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Environment minister expresses grave concern as more hotspots detected

Environment minister expresses grave concern as more hotspots detected
WAN JUNAIDI: I am monitoring the situation daily and it is very worrying. -Filepix
KUALA LUMPUR: Environment and Human Resources Minister Datuk Seri Wan Junaidi Tuanku Jaafar has expressed his grave concern over the deteriorating air quality in the country, as more hotspots in Sumatra have been detected.

"I am monitoring the situation daily and it is very worrying.

"The report by the ASEAN Specialised Meteorological Centre (ASMC) that I received this morning showed that there were 308 hotspots detected in Sumatra," he told Bernama here today.

Wan Junaidi said he had also briefed the weekly Cabinet ministers' meeting today on the latest weather situation, and hoped to be able to meet his Indonesian counterpart to discuss on the matter.
The other issue to be highlighted during the proposed Sept 17 and 18 meeting in Jakarta, was on the Malaysia-Indonesia Memorandum of Understanding to address transboundary haze issues, which was agreed during the 17th Meeting of the Sub-Regional Ministerial Steering Committee (MSC) on Transboundary Haze Pollution, he said.

"In this regard, we hoped to be able to finalise on the MoU during this visit," he said.
However, to date, he had yet to receive a reply from Indonesia's Environment Minister regarding his request to hold a bilateral meeting, he said.

Besides Indonesia and Malaysia, Singapore, Thailand and Brunei have also agreed to step up efforts in addressing the transboundary haze problem during the meeting which was held in Jakarta last July 28.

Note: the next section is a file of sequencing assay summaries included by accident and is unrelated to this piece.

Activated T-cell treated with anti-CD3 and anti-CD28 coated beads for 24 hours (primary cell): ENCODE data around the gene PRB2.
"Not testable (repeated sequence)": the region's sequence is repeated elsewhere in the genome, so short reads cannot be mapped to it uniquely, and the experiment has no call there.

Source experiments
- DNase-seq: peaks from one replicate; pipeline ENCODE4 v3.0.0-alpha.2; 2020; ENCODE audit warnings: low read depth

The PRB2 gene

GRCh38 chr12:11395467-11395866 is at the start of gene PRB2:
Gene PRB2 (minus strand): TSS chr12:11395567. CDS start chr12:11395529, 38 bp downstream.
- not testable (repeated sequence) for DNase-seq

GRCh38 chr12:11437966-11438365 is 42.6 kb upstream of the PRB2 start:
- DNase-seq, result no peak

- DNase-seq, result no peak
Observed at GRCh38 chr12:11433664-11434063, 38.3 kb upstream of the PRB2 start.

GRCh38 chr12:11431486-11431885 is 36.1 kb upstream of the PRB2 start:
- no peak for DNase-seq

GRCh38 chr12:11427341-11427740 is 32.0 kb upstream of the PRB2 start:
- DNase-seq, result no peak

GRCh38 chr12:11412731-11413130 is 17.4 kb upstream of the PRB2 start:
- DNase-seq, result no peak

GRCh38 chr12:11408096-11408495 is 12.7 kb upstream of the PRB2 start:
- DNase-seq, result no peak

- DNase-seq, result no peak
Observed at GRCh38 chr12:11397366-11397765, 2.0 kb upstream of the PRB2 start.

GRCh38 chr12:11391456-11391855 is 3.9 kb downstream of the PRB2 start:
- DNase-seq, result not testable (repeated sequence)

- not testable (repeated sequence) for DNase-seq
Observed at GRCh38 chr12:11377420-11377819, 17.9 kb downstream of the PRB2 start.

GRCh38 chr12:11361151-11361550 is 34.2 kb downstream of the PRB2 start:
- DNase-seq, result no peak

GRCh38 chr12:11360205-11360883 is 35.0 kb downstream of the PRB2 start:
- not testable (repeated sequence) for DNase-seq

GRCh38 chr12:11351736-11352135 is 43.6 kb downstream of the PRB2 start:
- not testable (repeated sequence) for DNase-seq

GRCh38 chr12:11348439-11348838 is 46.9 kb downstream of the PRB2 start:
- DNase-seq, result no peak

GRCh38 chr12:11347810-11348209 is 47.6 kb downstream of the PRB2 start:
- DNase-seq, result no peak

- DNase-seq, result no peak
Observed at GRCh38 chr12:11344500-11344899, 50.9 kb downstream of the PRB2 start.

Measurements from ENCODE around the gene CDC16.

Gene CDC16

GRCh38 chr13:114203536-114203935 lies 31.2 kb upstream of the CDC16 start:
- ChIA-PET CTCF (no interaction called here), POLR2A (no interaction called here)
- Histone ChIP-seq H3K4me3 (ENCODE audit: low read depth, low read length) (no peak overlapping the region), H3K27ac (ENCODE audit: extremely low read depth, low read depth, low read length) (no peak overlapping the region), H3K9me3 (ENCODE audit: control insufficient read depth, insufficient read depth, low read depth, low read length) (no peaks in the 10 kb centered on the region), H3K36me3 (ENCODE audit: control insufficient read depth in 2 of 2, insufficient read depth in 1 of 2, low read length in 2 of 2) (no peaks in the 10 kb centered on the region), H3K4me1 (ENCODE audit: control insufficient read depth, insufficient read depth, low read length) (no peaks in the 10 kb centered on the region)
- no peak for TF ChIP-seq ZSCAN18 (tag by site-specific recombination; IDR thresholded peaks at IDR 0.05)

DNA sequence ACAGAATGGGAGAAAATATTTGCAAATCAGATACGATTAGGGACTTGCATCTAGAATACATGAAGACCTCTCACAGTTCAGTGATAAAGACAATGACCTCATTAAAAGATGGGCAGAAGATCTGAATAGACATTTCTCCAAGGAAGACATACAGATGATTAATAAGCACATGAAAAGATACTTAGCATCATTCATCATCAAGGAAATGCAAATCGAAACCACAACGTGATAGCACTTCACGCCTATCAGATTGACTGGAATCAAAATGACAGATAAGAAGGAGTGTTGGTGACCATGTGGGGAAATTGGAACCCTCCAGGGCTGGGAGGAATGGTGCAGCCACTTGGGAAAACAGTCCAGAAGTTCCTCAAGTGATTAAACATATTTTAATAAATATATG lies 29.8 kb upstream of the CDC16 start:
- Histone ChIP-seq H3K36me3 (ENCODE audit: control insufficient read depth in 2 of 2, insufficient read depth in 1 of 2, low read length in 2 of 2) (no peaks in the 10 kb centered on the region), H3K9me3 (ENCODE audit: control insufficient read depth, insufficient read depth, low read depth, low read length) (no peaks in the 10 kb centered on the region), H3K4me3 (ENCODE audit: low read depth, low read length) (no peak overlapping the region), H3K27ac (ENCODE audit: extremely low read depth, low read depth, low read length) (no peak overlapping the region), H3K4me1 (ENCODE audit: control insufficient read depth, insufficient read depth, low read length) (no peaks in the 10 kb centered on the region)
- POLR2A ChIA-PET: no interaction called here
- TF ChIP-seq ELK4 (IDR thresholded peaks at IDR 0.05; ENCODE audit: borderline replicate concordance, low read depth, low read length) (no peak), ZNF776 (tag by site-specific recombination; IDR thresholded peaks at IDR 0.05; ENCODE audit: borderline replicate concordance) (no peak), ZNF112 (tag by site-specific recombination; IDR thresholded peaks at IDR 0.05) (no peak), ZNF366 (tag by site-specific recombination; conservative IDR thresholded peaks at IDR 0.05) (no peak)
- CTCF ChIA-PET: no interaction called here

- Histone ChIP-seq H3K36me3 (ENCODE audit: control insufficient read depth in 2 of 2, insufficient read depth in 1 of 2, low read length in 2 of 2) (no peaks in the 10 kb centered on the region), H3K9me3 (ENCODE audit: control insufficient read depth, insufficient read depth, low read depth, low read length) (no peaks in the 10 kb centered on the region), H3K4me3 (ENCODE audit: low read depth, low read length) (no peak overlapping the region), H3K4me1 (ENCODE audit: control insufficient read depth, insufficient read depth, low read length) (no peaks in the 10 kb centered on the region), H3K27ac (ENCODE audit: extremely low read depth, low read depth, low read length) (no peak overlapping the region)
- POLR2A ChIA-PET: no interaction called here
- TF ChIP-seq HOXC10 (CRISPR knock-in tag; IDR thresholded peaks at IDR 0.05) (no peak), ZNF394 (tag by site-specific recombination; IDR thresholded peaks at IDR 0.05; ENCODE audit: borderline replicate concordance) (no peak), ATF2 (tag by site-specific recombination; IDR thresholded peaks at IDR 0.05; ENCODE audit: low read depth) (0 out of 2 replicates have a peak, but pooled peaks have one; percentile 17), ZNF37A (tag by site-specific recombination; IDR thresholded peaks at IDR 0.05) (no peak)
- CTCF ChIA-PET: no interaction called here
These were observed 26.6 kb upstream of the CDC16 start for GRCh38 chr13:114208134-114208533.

Meanwhile, Meteorological Department (MET) director-general Datuk Che Gayah Ismail said there was no need as yet to carry out cloud seeding operation in the Klang Valley to clear the haze.

She said this was because the air quality was still within the healthy level while cloud seeding operation would only be conducted when the air pollutant index (API) readings recorded in the certain areas is above 101 for more than 72 hours or three consecutive days, and categorised as unhealthy level.

"At the moment, there is no need for cloud seeding. But once the the air quality reaches the unhealthy level, MET and the the Royal Malaysian Air Force (RMAF) will conduct the operation," she told Bernama today.

According to the Department of Environment, API reading between 101 to 200 is categorised as unhealthy, while that of 51 to 100 is considered as moderate. For cloud seeding operation to be carried out successfully, she
said it was also subjected to the availability of suitable cloud and weather condition.

Che Gayah added that Malaysia would have to endure the present hazy weather until end of this month if open burning activities in Sumatra, Indonesia, persisted.

She said this was because the country is currently experiencing the south westerly monsoon that brings wind from the south west direction to the Peninsula.

"So if there are open burning activities in Sumatra, the wind will bring the smoke here. This condition will prevail until end of September, by which time it will be the start of the inter monsoon season," she said.

Inter monsoon would bring more rainfalls in October onwards, and could cause flash floods in the west coast states, she added.